Human rights under the spotlight ahead of the Games
Human rights experts will join athletes, media and spectators in Glasgow today in advance of the Commonwealth Games.
Five days before start of the competition, and on the eve of Glasgow Pride, activists from around the world are joining with academics attending the ‘LGBTI Human Rights in the Commonwealth’ conference, which opens today at the University of Glasgow.
Currently, 42 out of 53 states in the Commonwealth criminalise same-sex sexual behaviour between adults. The recent Anti-Homosexuality Act in Uganda has extended and intensified such criminalisation, and a Supreme Court ruling in India has dashed hopes of decriminalisation.
The one-day event will discuss the human rights of lesbian, gay, bisexual, transgender and intersex people in the Commonwealth.
The conference aims to create a focus for lesbian, gay, bisexual, trans and intersex (LGBTI) human rights discussions in the run up to the Commonwealth Games and provide a space to share ideas, practice and campaigns, engaging participants in global human rights issues and ensuring the visibility of Commonwealth LGBTI people and culture.
The conference will feature three keynote speakers:
- Fiona Hyslop MSP – Scottish Government Cabinet Secretary for Culture and External Affairs.
- Frank Mugisha – Executive Director, Sexual Minorities Uganda (SMUG).
- Purna Sen – Former Head of Human Rights at the Commonwealth Secretariat and current Chair of Kaleidoscope Trust.
Dr Matthew Waites, Senior Lecturer in the Glasgow Human Rights Network at the University of Glasgow, said: “The primary reason for the criminalisation that we see in Commonwealth nations today is the British Empire, which historically outlawed same-sex sexual acts around the world.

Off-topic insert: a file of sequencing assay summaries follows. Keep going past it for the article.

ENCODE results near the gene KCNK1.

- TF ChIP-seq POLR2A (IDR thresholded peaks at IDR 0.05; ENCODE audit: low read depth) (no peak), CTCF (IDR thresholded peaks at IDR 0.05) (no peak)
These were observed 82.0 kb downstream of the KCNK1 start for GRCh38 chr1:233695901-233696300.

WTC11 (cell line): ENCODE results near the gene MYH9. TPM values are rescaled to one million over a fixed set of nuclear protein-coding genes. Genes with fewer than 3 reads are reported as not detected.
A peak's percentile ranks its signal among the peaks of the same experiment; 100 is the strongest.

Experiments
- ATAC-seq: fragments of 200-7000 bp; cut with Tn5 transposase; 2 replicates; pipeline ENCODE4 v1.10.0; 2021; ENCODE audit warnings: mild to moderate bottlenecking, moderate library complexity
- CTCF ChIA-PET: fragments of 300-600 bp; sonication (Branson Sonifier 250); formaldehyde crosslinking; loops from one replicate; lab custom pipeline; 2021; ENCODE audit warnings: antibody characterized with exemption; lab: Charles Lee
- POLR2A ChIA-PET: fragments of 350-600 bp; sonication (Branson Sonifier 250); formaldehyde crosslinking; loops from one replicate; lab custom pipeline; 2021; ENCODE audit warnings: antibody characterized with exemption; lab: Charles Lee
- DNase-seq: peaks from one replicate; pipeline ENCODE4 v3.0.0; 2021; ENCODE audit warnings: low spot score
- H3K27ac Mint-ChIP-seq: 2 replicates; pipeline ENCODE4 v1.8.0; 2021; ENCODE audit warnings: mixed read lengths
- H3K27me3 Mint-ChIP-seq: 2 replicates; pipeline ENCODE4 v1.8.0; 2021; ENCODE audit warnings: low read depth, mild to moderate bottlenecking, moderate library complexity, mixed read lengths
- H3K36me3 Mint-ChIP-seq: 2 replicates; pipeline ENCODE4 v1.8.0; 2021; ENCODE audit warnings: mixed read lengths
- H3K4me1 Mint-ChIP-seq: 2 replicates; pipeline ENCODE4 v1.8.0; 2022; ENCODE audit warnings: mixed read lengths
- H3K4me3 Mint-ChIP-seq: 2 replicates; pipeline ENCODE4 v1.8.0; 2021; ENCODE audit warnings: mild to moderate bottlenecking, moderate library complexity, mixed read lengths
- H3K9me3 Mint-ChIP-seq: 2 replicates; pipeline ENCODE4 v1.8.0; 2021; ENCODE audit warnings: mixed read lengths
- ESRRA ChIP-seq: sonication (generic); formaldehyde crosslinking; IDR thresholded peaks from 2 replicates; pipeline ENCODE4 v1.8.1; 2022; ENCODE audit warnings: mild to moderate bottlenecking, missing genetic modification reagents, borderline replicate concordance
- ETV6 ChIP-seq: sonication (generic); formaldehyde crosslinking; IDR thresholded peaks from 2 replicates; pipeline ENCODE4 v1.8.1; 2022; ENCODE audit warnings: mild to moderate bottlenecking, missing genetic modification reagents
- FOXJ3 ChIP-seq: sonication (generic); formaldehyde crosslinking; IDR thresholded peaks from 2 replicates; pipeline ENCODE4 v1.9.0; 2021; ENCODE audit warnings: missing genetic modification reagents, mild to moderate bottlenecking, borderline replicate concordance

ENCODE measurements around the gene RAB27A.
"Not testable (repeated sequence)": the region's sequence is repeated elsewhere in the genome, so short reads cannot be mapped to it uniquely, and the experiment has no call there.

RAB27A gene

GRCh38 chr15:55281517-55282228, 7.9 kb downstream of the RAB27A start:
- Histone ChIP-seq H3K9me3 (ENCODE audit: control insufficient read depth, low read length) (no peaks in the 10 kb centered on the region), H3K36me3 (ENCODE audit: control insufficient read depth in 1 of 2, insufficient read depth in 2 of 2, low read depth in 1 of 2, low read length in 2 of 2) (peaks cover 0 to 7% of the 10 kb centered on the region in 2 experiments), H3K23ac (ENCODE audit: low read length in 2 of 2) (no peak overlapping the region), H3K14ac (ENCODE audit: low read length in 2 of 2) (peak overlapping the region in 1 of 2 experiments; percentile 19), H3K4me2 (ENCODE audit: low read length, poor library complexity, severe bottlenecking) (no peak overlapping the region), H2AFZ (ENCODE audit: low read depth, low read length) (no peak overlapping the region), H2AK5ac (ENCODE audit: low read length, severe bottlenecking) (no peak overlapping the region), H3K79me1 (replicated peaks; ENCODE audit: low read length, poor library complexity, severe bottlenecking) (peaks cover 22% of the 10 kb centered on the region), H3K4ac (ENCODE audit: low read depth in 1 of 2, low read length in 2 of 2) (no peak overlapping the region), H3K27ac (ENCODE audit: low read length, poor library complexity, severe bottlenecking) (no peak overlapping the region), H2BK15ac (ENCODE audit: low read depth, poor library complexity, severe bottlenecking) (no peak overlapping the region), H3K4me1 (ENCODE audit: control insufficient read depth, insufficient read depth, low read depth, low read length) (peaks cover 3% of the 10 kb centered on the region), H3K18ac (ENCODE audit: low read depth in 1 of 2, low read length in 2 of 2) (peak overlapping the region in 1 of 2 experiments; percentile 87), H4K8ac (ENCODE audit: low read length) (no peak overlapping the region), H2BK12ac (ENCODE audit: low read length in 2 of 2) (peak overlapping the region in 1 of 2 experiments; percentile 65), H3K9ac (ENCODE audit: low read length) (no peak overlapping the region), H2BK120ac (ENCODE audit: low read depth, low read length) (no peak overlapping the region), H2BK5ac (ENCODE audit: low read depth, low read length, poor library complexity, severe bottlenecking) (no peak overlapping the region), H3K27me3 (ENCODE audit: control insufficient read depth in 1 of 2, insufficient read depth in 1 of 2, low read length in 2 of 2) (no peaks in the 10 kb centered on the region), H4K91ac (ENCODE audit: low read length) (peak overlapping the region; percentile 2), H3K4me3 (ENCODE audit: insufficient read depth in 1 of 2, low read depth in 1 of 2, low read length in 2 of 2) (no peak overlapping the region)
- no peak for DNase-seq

“We are interested in promoting self-conscious recognition of the historical responsibility of British imperialism for the criminalisation of relationships that exists today. From that starting point we can then discuss our revulsion at recent renewals and extensions of colonial criminalisation and how to address these inequalities.
Dr Purna Sen, Chair of Kaleidoscope and former Head of Human Rights at the Commonwealth Secretariat, who is one of the opening keynote speakers at the conference, said: “Across the Commonwealth lesbian, gay, bisexual and trans people are denied equal access to rights, education, employment, housing and healthcare, often on the basis of laws that date back to the British Empire. While it is important to note the colonial origins of much homophobic legislation, Commonwealth nations and the Commonwealth itself must do much more to uphold the values of anti-discrimination set out in the Commonwealth Charter.”
The conference has been initiated and led by Equality Network, Scotland’s LGBTI organisation for equality and human rights, in partnership with Glasgow Human Rights Network at University of Glasgow, and with Kaleidoscope Trust and Pride Glasgow.
Fiona Hyslop MSP, Cabinet Secretary for Culture and External Affairs, will be representing the Scottish Government as the opening speaker. Professor Anton Muscatelli, Principal and Vice-Chancellor of the University of Glasgow, will be greeting her with other speakers including Frank Mugisha and Purna Sen, Chair of Kaleidoscope. Further speakers will include Patrick Harvie MSP, and Monica Tabengwa of Human Rights Watch.